Macon County Soil &
Water Conservation District
3342 N. President Howard Brown Blvd. Decatur, Illinois 62521
217-877-5670 (Ext. 3)
SEALING ABANDONED WELLS
Lake Decatur Watershed Program LDWP
Since 1941, the City of Decatur has partnered with the Macon County SWCD to assist landowners within the Lake Decatur Watershed to implement practices that reduce the amount of sediment carried into the Upper Sangamon River, eventually settling in Lake Decatur. With dredging costs on the rise and a continued need for more storage in Lake Decatur, the City and the SWCD are joining forces to reduce erosion on the land.
The Lake Decatur Watershed Program (LDWP) offers 60% cost assistance to landowners to install practices that will reduce soil erosion and/or increase water quality. Applicable practices include:
Grassed Waterways - Terraces - Streambank Restoration - Structures Wetlands - Filter Strips - Drainage Water Management - Cover Crops* - No-till/Strip till * - Nutrient Management*
*All management practices only apply to first-time fields and are capped at 40 acres. (More acres can be enrolled through a federal program).
Practices are assessed by determining how much soil could be saved, and how cost efficient the practice would be. If approved, the Macon County SWCD will work with the landowner to develop design plans, and oversee construction throughout the project.
Need help with erosion control?
Are you wondering what would be a good place for a pond?
How about a waterway that isn't doing what it was a couple years ago?
Macon County Soil and Water offers FREE technical assistance with terraces, grade control structures, sediment basins, cover crops and constructed wetlands.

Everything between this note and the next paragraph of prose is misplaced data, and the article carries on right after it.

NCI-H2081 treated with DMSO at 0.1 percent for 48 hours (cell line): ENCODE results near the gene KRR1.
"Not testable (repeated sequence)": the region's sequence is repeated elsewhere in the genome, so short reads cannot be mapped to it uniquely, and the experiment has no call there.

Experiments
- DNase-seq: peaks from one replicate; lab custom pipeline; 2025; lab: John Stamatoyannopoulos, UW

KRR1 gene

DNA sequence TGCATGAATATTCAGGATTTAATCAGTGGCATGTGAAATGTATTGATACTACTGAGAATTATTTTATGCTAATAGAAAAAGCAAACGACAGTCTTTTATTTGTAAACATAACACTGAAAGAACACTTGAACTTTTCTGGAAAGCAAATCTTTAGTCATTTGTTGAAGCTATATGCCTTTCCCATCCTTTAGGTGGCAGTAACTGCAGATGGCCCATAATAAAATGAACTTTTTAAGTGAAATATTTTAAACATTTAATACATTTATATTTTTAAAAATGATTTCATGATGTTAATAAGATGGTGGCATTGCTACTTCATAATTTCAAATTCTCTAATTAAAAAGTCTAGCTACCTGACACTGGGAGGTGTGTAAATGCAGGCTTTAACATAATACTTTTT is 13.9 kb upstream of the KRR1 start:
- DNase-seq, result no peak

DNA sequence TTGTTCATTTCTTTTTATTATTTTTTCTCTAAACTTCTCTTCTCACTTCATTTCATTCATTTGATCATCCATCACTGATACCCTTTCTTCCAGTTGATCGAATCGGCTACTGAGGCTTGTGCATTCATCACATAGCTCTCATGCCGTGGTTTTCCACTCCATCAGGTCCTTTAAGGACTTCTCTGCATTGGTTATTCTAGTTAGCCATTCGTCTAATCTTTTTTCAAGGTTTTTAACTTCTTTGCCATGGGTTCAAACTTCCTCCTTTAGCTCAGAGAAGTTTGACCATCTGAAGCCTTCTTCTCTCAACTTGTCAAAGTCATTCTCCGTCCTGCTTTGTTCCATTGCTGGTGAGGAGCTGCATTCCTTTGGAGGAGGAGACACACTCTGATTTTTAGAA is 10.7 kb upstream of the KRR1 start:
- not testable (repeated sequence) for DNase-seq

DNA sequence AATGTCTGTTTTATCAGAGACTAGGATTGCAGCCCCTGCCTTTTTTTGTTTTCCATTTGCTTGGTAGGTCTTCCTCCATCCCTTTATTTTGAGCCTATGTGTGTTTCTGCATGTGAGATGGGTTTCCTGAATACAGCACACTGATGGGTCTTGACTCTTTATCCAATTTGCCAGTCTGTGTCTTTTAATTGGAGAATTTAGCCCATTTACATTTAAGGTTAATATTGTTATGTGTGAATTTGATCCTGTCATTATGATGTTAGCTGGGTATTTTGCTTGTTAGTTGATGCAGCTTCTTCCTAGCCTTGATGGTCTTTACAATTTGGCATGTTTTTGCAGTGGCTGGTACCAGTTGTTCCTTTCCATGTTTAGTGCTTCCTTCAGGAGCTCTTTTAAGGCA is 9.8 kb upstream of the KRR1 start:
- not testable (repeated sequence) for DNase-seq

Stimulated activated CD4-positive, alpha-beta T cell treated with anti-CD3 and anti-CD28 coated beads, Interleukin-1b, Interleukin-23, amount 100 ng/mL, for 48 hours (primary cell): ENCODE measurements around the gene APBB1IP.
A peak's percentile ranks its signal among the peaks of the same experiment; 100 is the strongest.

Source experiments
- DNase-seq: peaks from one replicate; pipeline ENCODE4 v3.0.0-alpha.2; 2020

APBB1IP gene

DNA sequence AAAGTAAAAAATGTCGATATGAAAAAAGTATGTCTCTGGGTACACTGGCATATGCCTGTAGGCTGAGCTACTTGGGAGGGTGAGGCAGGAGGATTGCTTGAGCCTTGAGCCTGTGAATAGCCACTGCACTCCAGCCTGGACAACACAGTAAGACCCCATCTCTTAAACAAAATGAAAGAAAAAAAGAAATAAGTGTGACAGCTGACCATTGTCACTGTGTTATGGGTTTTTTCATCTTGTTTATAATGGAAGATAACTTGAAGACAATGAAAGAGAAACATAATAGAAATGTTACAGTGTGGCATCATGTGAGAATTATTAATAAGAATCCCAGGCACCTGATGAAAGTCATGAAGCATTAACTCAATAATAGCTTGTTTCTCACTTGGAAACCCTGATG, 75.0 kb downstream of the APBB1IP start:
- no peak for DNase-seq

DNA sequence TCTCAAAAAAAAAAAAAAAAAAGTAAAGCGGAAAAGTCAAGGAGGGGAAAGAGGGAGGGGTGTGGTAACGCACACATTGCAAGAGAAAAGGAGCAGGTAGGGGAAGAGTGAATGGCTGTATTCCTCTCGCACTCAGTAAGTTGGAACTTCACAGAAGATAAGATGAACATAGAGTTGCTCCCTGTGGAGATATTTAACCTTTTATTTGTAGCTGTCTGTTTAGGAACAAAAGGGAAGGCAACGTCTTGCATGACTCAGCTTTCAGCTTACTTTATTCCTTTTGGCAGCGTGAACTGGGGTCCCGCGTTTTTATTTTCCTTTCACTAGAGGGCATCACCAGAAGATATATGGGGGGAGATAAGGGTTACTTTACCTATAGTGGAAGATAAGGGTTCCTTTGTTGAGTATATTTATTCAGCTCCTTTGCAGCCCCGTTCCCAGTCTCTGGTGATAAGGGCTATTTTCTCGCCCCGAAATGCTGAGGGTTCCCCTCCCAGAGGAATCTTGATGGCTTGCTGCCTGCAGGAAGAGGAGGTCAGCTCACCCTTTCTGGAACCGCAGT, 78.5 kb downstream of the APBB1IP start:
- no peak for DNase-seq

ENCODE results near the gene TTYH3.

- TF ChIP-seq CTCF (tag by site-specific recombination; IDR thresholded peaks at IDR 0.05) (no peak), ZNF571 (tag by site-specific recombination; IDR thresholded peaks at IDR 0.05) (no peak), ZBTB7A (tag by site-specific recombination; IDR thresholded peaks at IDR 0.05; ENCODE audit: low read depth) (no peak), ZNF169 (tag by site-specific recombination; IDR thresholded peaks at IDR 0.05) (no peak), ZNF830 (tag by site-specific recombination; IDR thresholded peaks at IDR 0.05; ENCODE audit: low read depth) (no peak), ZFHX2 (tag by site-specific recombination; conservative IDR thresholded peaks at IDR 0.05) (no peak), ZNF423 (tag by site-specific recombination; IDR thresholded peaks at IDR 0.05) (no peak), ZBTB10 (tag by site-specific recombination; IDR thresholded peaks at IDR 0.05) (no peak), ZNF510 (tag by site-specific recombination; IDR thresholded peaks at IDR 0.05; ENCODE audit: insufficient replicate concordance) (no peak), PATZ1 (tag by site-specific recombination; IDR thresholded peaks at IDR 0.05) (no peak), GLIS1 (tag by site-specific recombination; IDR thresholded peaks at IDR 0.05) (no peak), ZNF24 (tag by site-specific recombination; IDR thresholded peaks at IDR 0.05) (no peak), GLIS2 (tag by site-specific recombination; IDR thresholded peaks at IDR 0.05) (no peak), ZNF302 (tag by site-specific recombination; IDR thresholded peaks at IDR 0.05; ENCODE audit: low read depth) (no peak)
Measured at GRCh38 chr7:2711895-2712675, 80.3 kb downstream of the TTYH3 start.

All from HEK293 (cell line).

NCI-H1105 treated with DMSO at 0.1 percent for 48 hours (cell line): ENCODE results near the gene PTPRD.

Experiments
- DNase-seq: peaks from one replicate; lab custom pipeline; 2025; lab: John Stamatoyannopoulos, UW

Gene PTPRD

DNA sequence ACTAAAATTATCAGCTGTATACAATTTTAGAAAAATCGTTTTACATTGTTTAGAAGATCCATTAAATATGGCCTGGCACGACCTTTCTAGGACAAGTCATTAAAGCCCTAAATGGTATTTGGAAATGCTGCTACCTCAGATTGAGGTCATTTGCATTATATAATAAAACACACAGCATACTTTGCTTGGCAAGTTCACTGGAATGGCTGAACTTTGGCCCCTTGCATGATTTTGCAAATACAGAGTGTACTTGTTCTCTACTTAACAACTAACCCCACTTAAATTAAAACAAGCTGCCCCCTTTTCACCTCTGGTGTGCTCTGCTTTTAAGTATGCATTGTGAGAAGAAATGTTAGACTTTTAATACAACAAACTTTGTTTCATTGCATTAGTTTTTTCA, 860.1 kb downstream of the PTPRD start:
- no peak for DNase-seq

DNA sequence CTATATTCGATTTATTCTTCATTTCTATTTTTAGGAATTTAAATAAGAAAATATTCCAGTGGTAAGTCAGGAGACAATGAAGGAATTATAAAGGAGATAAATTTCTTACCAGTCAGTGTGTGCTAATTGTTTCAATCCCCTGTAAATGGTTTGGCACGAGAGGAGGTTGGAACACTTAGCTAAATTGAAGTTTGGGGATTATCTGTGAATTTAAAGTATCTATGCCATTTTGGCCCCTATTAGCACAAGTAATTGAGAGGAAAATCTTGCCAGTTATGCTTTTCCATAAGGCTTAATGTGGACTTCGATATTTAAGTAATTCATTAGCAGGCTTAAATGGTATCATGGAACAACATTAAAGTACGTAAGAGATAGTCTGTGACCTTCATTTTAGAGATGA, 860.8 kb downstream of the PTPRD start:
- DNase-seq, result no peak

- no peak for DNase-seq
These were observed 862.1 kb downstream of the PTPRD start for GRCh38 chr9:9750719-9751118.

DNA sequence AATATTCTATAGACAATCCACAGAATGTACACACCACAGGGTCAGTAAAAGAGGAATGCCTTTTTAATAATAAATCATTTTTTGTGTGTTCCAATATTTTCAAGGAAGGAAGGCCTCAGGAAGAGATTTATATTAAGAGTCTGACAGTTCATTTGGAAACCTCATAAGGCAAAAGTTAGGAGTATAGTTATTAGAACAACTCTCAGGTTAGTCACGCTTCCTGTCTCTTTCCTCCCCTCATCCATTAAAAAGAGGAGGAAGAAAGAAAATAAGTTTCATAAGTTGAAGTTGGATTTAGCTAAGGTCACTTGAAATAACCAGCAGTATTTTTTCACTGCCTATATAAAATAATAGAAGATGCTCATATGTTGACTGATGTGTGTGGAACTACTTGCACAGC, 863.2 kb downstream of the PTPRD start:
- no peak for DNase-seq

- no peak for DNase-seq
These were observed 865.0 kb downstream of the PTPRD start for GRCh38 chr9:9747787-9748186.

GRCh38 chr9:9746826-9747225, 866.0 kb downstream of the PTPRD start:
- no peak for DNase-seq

Streambank Stabilization and Restoration Practice SSRP
Streambank erosion is one of the major causes of pollution in our county’s streams and lakes. When left untreated, streambank erosion becomes a serious threat to the land, water, plant, and animal resources we hold dear. It can lead to loss or damage of valuable farmland, wildlife habitat, buildings, roads, bridges, and other public and private structures and property. SSRP provide assistance (up to 75% cost-share) to Illinois landowners to stabilize or restore severely eroding banks that qualify. SSRP will also provide 100% cost-share for selected demonstration sites. While solutions are site-specific, most fixes involve using low-cost vegetative or other bio-engineering techniques to stabilize the eroding banks.
Conservation Reserve Enhancement Program CREP
CREP is an enhanced version of the USDA Conservation Reserve Program (CRP). The CREP Program is facilitated by the Illinois Department of Natural Resources to permanently retire land not optimal for crop production. In Illinois, landowners implement conservation practices in the eligible CREP watersheds (all of Macon County) to reduce sedimentation and nutrients, improve water quality, and to create and enhance critical habitat for fish and wildlife populations.
CREP is restoring large, contiguous land corridors to native vegetation and providing permanent protection along Illinois' rivers and streams.
More than 90% of land in Illinois is privately owned. Programs, like CREP, are essential to addressing environmental issues of both local and national significance.
Conservation Practices Program CPP
Assist landowners with sheet and rill erosion exceeding “T” (tolerable soil loss level), or with ephemeral/gully erosion, in constructing projects which conserve soil, protect water quality and reduce flooding.
Address water quality issues related to sediment, nutrients, and other non-point source pollutants.
In Macon County, CPP funds have been used to: construct waterways, install block chutes, construct terraces, plant cover crops, and a variety of other projects. If you have erosion, and are not quite sure how to treat it, we can do a site visit, and come up with the best possible solutions for your particular project. The maximum cost-share for this program is 60%.
LDWP CPP CREP SSRP Well Sealings Technical Assistance
Sealing Abandoned Wells
Abandoned, uncapped wells are an inherent danger to our water supply. Unsealed wells that are no longer in use can directly transport anything that is dropped in them chemicals, oils, and metals straight to the groundwater supply.
Why seal water wells?
The SWCD, through the IL Department of Ag, cost shares 60% of the cost to decommission an abandoned well, with a cap of $400. The sealing must meet required design and construction guidelines, in accordance with the Illinois Water Well Construction Code.